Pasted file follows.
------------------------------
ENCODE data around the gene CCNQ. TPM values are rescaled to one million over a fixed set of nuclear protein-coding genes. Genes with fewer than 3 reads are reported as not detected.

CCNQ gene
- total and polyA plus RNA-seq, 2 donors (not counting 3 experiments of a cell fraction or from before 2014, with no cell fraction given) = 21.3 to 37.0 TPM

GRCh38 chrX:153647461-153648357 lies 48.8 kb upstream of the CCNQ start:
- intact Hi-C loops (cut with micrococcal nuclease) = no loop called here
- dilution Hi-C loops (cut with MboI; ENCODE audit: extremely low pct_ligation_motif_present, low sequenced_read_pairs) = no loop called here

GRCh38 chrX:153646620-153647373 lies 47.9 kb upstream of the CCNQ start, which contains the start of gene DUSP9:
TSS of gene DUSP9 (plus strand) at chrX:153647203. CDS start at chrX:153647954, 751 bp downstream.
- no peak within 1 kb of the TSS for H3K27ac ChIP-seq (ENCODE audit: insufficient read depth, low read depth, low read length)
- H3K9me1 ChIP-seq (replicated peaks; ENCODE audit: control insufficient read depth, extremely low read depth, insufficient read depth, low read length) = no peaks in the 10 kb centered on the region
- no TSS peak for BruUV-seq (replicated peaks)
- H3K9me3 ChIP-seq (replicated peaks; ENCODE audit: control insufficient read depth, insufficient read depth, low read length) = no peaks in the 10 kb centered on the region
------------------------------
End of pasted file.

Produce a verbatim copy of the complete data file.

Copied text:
ENCODE data around the gene CCNQ. TPM values are rescaled to one million over a fixed set of nuclear protein-coding genes. Genes with fewer than 3 reads are reported as not detected.

CCNQ gene
- total and polyA plus RNA-seq, 2 donors (not counting 3 experiments of a cell fraction or from before 2014, with no cell fraction given) = 21.3 to 37.0 TPM

GRCh38 chrX:153647461-153648357 lies 48.8 kb upstream of the CCNQ start:
- intact Hi-C loops (cut with micrococcal nuclease) = no loop called here
- dilution Hi-C loops (cut with MboI; ENCODE audit: extremely low pct_ligation_motif_present, low sequenced_read_pairs) = no loop called here

GRCh38 chrX:153646620-153647373 lies 47.9 kb upstream of the CCNQ start, which contains the start of gene DUSP9:
TSS of gene DUSP9 (plus strand) at chrX:153647203. CDS start at chrX:153647954, 751 bp downstream.
- no peak within 1 kb of the TSS for H3K27ac ChIP-seq (ENCODE audit: insufficient read depth, low read depth, low read length)
- H3K9me1 ChIP-seq (replicated peaks; ENCODE audit: control insufficient read depth, extremely low read depth, insufficient read depth, low read length) = no peaks in the 10 kb centered on the region
- no TSS peak for BruUV-seq (replicated peaks)
- H3K9me3 ChIP-seq (replicated peaks; ENCODE audit: control insufficient read depth, insufficient read depth, low read length) = no peaks in the 10 kb centered on the region